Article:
Yves here. I imagine many will take issue with the headline statement, since the inflation that matters is your inflation, as in the one that appears in the basket of goods and services you buy.
Your humble blogger is still seeing increases in food prices, either overtly or through package shrinkage: in dairy, fish, wine, coffee, snack foods, even staples like frozen spinach and black beans. Eggs may not be rising in price but the baseline is now so high as it feels like they are still rising. Consumers are very sensitive to food prices because food is essential and it’s purchased frequently.
Gas and energy prices generally are down but I am seeing price increases in all sort of places, like connectivity and medical charges. And the only place I have seen a decrease is in cut roses (I was buying them for my mother before she died, so I maintain an interest in this category), which ran up and then ran down to their former price.
Note Wolf Richter has a less cheery take, as telegraphed in his headline: For 7 Months, “Core” CPI Hasn’t Improved at All, Stuck at 2.5x Fed Target. Services CPI Accelerates, Rents Not Playing Along, Used Vehicle CPI Spikes. But Energy Plunged
By New Deal democrat. Originally published at Angry Bear
Let me cut to the chase right from the outset: except for the very lagging measures of shelter; motor vehicle parts, repairs and insurance; and to a lesser and waning extent, food; consumer inflation is now well-contained and close to the Fed’s target rate.
First, let’s look at the headlines, with the monthly and YoY rates of change:
Total CPI up 0.1% m/m and 4.0% YoY (lowest since April 2021)
Core CPI up 0.4% m/m and 5.3% YoY (lowest since November 2021)
CPI less shelter up +0.1% and 2.2% YoY (lowest since February 2021)
Core CPI less shelter up +0.3% and 3.4% YoY
Energy down -1.2% m/m and down -11.7% YoY
Food up +0.2% m/m and up 6.7% YoY (lowest since December 2021)
New cars up +0.2% m/m and 4.7% YoY (lowest since May 2021)
Transportation services (parts, insurance, repairs): up +0.8% and up +10.3% YoY (vs. October 2022 peak of 15.3%)
Owners Equivalent Rent up 0.6% m/m and 8.0% YoY (down -0.1% from all time YoY high)
This is the same pattern as we saw last month ago, just even more amplified: “Lowest since…” for almost everything *except* shelter, which is close to its all-time YoY high set one month ago.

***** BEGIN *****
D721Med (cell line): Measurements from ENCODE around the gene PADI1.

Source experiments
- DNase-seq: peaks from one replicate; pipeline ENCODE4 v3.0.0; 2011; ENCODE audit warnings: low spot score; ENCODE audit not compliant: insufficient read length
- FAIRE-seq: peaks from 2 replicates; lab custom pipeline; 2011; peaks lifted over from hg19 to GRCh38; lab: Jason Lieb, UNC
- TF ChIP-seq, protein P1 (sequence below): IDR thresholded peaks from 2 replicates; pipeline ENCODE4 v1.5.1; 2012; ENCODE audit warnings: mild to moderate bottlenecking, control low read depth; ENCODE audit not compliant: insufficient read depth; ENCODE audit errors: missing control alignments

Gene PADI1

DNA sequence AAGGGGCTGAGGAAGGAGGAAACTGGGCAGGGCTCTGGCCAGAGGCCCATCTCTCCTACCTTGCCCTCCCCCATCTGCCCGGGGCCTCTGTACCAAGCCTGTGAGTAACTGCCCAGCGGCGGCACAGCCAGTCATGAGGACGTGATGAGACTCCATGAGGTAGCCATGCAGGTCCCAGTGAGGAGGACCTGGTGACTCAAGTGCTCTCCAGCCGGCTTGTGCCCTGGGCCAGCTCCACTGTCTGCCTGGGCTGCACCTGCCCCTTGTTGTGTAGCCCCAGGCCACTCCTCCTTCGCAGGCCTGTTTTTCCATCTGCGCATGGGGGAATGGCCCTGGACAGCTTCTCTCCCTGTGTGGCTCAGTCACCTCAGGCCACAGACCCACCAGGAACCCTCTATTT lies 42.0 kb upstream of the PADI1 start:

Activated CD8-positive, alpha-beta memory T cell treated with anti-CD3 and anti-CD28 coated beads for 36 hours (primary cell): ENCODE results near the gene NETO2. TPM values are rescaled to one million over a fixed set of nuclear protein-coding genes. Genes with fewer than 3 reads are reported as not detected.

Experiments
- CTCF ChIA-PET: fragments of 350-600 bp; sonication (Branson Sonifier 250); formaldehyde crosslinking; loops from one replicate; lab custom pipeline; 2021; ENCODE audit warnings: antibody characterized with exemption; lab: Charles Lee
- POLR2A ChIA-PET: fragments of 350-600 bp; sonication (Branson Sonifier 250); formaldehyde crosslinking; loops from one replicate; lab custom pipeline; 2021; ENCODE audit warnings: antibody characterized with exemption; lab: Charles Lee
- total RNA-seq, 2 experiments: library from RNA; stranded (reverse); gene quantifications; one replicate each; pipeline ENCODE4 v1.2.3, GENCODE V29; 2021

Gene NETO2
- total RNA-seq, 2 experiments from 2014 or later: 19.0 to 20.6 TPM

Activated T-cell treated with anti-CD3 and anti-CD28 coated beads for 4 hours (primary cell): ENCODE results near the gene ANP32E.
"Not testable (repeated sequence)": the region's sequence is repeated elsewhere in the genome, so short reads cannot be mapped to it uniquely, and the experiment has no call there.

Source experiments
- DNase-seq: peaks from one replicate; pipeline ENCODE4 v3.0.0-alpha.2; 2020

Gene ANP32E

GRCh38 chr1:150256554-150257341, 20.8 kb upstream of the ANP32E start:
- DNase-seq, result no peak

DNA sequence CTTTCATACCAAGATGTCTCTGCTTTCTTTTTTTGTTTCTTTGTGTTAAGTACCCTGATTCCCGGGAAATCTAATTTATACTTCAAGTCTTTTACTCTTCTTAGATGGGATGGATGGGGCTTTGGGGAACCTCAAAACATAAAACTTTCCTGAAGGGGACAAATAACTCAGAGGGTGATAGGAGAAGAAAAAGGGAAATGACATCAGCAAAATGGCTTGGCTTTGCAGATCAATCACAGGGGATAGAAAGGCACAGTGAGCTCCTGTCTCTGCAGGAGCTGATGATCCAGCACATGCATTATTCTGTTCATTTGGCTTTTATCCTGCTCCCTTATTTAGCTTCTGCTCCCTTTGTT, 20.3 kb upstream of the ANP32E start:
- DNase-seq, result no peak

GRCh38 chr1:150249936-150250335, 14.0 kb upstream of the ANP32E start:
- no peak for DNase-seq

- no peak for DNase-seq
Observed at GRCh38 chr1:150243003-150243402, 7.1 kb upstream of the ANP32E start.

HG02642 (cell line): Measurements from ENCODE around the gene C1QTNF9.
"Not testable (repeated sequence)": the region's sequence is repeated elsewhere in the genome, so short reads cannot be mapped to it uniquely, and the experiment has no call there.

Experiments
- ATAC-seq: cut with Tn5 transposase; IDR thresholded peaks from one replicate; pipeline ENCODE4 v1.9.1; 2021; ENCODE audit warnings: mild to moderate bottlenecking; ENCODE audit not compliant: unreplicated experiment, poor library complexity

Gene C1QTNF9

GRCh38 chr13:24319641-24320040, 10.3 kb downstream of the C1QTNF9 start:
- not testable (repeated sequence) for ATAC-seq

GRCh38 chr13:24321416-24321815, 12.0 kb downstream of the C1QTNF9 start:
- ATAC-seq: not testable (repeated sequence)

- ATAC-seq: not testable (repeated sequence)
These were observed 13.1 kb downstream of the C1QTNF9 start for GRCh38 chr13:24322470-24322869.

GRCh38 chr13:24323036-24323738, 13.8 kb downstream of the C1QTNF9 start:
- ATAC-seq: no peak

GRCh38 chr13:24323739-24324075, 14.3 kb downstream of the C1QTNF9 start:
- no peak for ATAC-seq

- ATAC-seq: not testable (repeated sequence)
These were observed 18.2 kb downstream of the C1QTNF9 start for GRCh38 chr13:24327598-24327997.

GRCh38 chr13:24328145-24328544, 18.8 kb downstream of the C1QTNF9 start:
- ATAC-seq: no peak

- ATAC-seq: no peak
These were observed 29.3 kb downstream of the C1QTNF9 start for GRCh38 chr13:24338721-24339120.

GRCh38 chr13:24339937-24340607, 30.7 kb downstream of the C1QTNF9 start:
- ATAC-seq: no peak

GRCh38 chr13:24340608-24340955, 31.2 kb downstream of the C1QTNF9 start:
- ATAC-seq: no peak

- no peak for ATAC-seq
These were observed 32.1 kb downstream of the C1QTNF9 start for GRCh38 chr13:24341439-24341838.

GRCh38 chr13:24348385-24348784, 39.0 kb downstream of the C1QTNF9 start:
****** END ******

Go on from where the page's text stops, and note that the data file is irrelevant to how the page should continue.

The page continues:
And let me further headline that fact right here: CPI less shelter since last June is only up 0.7%:
That’s an annualized rate of 0.8%.
Keep in mind that shelter component of official inflation, which is 1/3rd of the total, and 40% of the “core” measure, badly lags the real data – as in, by a year or more.
Next, here is the YoY% change in headline inflation (blue), core inflation (red), and inflation ex-shelter (gold)
Both have been in decelerating trends since last June (headline and ex-shelter) or last September (core).
Here are the other big drivers of inflation for the past several years outside of shelter: food (blue), new vehicles (gold), used vehicles (gray), and transportation services (red, /4 for scale!):
All of these are well off their highs, and used vehicles have been negative YoY for a number of months. Aside from food, which is weighted at 13.4% of the total, transportation services are only 5.9%, and new and used vehicles combined only 7.0%.
Next, because of the importance of shelter to my analysis, here is an updated long term YoY graph of the big culprit, Owner’s Equivalent Rent (blue), which increased another 0.5% in April, with the FHFA house price index (red, /2.5 for scale), which has been declining since last June and was up 4.0% as of its last reading for February:
Exactly as I have been saying for the past 18 months, house prices dragged OER higher and with it the CPI indexes, with about a 12 month delay. House prices on a YoY basis plateaued for a year between late spring 2021 and mid year 2022, and now OER has finally plateaued as well. The only remaining issue is how long it will remain at that plateau before it follows house prices back down.
Finally, here is “sticky” core inflation ex-shelter:
Even this measure is declining, although less than a “non-sticky” index would be.
As noted above, the FHFA index is only up 3.6% YoY as of March. If it has continued to decline in the 2 months since then at the same rate, it is only up about 2.0% YoY currently, vs. 8.0% for OER. If the FHFA index were substituted for OER, then total YoY CPI for May would only be 2.7%. Core inflation would only be up 3.5%. Neither of these warrants continued restrictive interest rate policy.
In summary, properly measured inflation is no longer a significant issue. Even if OER is a valid way to measure housing inflation, because of the serious lag the Fed should be relying on house prices, and at very least pause.
House prices may have bottomed, YoY price increases (leading inflation) have declined, Angry Bear, New Deal democrat.